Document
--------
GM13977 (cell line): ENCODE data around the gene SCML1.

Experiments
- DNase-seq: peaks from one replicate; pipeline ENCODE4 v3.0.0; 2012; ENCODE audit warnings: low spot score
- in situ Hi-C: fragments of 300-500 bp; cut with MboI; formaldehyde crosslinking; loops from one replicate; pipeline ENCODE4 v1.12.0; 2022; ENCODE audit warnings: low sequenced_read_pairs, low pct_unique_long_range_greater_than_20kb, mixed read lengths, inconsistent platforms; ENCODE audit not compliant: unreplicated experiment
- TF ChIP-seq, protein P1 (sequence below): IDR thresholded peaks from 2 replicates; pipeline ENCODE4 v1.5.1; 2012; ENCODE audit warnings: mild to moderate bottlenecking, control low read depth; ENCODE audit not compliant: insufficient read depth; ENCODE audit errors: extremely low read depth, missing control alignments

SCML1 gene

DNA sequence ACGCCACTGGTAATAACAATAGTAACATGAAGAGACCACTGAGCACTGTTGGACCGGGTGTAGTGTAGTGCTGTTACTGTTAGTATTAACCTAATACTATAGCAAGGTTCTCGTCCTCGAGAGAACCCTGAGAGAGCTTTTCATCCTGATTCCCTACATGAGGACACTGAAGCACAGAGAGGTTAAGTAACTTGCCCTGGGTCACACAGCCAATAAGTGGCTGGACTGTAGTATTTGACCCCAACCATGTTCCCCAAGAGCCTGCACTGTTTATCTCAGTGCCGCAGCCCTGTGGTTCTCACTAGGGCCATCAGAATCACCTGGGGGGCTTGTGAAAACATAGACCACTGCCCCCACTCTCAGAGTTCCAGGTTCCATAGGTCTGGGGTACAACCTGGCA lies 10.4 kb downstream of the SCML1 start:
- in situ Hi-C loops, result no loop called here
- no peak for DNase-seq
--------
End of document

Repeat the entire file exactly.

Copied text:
GM13977 (cell line): ENCODE data around the gene SCML1.

Experiments
- DNase-seq: peaks from one replicate; pipeline ENCODE4 v3.0.0; 2012; ENCODE audit warnings: low spot score
- in situ Hi-C: fragments of 300-500 bp; cut with MboI; formaldehyde crosslinking; loops from one replicate; pipeline ENCODE4 v1.12.0; 2022; ENCODE audit warnings: low sequenced_read_pairs, low pct_unique_long_range_greater_than_20kb, mixed read lengths, inconsistent platforms; ENCODE audit not compliant: unreplicated experiment
- TF ChIP-seq, protein P1 (sequence below): IDR thresholded peaks from 2 replicates; pipeline ENCODE4 v1.5.1; 2012; ENCODE audit warnings: mild to moderate bottlenecking, control low read depth; ENCODE audit not compliant: insufficient read depth; ENCODE audit errors: extremely low read depth, missing control alignments

SCML1 gene

DNA sequence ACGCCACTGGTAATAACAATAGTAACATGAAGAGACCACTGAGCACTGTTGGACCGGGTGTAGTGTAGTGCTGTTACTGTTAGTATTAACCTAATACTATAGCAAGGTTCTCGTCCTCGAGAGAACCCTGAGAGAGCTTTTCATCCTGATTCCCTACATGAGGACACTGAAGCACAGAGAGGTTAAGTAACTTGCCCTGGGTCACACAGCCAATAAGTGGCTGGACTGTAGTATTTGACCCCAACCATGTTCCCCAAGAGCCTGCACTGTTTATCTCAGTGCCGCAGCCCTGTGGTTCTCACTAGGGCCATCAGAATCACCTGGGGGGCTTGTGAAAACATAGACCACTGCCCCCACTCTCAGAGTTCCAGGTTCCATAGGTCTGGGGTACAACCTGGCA lies 10.4 kb downstream of the SCML1 start:
- in situ Hi-C loops, result no loop called here
- no peak for DNase-seq